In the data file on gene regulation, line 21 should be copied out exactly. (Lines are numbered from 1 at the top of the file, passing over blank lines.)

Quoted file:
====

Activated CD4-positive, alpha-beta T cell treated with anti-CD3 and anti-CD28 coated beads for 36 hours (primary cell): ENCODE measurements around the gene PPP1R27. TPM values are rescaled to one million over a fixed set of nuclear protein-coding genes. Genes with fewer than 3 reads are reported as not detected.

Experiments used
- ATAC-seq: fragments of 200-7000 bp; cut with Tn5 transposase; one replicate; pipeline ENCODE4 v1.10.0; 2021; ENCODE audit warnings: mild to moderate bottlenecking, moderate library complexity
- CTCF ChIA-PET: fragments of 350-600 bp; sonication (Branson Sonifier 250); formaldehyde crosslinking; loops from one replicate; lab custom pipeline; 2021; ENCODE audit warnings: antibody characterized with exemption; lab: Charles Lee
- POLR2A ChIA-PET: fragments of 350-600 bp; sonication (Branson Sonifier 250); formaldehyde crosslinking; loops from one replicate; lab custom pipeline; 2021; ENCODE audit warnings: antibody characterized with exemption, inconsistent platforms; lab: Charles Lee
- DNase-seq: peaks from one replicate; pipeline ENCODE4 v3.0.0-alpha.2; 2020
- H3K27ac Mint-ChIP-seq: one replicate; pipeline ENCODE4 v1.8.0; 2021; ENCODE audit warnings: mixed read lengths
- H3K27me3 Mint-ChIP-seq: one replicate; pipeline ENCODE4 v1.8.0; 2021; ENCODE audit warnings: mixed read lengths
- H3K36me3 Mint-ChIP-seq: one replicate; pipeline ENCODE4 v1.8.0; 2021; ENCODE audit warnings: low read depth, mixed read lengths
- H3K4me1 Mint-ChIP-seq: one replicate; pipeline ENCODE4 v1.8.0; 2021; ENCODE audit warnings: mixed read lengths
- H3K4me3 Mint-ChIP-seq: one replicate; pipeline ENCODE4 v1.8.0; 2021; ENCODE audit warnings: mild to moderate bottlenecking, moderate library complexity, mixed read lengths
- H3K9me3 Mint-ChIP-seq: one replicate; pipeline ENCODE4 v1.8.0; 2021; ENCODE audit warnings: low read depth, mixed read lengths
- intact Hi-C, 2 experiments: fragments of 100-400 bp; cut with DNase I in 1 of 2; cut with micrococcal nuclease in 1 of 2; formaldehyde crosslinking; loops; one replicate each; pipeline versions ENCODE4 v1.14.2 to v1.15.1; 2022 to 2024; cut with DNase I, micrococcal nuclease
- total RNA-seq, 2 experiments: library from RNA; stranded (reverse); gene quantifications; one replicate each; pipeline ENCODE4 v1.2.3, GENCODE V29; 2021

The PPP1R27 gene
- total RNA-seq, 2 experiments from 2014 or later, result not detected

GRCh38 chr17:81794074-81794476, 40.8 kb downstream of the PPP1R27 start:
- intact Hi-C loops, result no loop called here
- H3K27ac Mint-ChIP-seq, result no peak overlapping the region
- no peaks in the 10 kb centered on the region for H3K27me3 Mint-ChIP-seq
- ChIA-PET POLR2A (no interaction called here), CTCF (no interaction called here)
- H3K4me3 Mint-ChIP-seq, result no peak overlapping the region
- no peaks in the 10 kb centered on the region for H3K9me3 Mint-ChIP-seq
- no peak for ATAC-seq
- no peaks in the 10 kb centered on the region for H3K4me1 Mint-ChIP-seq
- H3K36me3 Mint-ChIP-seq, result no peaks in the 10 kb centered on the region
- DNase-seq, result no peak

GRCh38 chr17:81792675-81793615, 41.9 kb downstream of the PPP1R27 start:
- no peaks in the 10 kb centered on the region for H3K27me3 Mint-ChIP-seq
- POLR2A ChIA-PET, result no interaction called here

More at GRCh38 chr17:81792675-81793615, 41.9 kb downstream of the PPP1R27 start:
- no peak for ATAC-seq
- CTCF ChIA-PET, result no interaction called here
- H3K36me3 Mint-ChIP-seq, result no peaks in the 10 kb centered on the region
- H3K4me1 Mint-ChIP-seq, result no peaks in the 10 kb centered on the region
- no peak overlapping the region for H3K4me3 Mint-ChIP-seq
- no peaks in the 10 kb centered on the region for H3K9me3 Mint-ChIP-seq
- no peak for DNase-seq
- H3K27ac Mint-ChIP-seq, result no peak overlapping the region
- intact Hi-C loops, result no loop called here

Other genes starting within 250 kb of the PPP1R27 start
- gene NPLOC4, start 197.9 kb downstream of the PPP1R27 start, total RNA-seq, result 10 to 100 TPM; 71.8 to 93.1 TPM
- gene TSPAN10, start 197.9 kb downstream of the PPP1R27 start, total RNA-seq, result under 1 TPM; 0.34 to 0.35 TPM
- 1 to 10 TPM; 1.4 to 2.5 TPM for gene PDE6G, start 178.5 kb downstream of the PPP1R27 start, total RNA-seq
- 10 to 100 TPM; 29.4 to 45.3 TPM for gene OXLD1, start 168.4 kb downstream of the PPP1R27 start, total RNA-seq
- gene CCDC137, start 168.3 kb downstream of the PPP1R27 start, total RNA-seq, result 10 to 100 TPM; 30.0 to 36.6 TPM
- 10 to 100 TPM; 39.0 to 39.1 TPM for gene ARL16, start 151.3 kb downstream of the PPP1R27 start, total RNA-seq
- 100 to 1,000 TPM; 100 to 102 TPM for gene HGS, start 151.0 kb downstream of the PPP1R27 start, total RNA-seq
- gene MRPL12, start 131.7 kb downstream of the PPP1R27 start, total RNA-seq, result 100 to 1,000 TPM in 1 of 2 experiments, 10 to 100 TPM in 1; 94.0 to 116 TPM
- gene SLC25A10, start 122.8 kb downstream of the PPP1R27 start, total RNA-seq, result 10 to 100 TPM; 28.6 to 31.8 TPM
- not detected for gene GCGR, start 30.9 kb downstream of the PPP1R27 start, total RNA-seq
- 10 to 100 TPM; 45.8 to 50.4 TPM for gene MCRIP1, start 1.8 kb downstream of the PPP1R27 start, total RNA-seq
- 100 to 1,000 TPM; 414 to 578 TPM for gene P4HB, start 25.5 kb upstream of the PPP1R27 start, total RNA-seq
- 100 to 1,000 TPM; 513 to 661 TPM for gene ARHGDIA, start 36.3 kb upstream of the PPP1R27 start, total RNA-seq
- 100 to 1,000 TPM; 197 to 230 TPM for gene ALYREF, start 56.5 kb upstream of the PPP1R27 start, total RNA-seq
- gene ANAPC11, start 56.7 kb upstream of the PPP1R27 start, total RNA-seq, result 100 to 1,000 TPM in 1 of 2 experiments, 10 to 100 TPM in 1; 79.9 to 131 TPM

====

- ChIA-PET POLR2A (no interaction called here), CTCF (no interaction called here)